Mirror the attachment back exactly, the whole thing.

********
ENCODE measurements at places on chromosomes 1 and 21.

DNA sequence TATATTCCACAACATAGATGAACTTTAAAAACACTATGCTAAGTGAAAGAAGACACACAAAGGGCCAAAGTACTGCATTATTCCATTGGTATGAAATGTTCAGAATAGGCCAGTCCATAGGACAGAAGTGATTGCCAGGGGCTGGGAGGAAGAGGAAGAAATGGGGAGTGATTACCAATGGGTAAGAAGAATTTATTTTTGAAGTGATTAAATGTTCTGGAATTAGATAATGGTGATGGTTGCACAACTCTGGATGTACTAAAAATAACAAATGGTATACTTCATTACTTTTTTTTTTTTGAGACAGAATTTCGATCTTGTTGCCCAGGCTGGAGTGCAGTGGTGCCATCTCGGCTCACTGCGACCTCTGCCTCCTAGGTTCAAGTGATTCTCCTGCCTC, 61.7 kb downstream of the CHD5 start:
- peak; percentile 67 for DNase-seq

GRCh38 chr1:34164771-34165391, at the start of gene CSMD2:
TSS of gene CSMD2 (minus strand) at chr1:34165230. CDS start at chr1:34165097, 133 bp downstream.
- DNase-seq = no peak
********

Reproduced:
ENCODE measurements at places on chromosomes 1 and 21.

DNA sequence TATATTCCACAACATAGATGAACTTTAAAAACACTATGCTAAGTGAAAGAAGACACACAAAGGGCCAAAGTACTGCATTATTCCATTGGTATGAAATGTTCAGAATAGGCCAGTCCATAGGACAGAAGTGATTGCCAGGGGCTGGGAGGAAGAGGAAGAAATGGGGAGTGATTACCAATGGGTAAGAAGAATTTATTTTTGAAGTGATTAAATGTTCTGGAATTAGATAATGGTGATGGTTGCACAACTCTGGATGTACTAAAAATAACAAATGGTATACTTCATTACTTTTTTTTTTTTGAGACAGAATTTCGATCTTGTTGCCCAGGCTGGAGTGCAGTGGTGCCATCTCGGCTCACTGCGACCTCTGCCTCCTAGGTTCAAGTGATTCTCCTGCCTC, 61.7 kb downstream of the CHD5 start:
- peak; percentile 67 for DNase-seq

GRCh38 chr1:34164771-34165391, at the start of gene CSMD2:
TSS of gene CSMD2 (minus strand) at chr1:34165230. CDS start at chr1:34165097, 133 bp downstream.
- DNase-seq = no peak